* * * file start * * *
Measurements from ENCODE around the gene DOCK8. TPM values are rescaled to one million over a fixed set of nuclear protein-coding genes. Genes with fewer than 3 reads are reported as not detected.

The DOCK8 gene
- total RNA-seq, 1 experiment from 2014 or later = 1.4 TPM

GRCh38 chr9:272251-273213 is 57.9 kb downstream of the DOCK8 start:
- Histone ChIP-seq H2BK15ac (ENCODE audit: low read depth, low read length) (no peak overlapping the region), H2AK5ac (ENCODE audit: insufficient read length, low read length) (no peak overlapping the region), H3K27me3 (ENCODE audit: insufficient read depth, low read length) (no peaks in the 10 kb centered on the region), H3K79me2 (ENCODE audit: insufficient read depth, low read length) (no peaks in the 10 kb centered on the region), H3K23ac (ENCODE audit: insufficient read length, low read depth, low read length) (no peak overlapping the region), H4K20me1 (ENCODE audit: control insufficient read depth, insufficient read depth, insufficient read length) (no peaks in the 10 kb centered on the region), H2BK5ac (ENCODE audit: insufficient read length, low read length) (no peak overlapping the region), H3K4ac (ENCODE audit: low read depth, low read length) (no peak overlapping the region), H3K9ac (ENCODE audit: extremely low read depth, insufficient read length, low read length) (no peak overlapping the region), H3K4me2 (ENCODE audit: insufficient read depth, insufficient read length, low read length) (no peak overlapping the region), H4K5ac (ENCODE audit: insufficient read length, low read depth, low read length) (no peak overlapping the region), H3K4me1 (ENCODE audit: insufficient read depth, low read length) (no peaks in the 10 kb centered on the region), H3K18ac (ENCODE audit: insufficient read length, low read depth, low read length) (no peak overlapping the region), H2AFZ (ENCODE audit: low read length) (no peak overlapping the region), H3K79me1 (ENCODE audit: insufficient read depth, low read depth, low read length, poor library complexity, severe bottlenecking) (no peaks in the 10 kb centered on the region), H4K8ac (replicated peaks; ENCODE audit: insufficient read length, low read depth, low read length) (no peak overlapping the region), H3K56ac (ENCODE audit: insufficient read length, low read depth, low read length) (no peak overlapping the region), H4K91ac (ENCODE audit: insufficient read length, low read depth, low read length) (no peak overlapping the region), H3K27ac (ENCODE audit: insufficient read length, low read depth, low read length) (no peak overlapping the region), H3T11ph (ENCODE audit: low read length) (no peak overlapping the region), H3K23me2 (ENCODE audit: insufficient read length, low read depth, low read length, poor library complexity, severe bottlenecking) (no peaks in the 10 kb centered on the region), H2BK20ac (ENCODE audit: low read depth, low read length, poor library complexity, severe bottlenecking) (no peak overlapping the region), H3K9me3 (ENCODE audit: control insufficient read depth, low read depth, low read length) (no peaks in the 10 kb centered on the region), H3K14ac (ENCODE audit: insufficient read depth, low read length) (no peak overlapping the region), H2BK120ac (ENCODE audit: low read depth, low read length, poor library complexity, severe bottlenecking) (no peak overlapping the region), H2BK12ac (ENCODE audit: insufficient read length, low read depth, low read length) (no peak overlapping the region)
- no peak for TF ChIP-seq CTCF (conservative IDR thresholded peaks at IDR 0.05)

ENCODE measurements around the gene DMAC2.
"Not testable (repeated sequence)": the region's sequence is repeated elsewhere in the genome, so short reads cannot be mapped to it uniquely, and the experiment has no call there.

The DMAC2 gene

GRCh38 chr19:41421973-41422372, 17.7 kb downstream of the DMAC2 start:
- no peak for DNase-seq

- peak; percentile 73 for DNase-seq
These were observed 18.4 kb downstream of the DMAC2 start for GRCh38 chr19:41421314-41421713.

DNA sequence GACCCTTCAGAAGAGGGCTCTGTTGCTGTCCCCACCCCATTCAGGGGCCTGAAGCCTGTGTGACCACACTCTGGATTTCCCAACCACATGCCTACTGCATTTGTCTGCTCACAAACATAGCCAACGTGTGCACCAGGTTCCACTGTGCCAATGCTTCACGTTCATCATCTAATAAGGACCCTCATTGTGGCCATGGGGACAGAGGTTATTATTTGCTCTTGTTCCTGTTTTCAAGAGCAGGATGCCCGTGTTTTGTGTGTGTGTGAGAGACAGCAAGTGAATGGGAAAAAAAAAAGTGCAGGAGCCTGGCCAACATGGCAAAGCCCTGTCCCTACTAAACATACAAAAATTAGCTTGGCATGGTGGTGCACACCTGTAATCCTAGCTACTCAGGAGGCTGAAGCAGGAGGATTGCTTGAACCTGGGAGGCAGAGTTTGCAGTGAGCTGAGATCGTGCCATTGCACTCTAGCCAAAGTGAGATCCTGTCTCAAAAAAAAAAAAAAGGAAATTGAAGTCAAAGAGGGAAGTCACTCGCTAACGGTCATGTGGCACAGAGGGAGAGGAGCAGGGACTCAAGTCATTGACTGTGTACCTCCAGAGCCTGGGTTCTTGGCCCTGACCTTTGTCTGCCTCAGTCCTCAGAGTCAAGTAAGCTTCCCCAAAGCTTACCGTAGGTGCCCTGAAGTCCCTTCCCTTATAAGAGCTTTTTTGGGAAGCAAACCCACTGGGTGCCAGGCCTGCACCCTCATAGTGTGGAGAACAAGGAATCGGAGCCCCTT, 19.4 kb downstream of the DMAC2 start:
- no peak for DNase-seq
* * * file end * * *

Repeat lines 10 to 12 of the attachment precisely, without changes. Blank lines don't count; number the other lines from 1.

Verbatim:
GRCh38 chr19:41421973-41422372, 17.7 kb downstream of the DMAC2 start:
- no peak for DNase-seq

- peak; percentile 73 for DNase-seq